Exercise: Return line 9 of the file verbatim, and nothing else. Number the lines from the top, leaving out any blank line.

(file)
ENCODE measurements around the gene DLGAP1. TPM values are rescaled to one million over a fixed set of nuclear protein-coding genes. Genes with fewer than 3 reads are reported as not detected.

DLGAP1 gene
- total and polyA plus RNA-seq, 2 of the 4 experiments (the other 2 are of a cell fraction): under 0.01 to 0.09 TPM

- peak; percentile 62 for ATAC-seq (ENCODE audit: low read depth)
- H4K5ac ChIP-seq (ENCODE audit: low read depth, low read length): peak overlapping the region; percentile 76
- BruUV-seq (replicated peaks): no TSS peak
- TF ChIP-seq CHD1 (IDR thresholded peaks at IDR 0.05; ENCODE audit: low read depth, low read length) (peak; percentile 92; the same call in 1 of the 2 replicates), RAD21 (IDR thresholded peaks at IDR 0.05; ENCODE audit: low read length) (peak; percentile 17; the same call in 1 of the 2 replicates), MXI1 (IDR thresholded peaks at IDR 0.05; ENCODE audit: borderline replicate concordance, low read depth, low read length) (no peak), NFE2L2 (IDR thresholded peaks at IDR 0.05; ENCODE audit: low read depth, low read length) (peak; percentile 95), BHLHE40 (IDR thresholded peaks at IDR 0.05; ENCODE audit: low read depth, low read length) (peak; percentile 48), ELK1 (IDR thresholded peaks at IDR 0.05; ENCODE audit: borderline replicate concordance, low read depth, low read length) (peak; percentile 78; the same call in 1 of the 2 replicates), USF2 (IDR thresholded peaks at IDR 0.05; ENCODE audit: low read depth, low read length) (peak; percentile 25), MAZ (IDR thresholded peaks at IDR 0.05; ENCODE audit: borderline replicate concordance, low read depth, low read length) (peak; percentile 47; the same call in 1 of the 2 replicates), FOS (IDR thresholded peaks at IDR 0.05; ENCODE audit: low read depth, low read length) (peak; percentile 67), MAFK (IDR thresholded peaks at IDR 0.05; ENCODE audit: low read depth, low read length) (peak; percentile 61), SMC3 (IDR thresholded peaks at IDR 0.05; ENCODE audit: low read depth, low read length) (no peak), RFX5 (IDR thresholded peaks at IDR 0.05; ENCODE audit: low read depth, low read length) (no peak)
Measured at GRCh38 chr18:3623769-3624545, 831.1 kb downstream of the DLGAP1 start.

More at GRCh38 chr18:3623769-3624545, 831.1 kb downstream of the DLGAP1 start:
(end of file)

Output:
More at GRCh38 chr18:3623769-3624545, 831.1 kb downstream of the DLGAP1 start: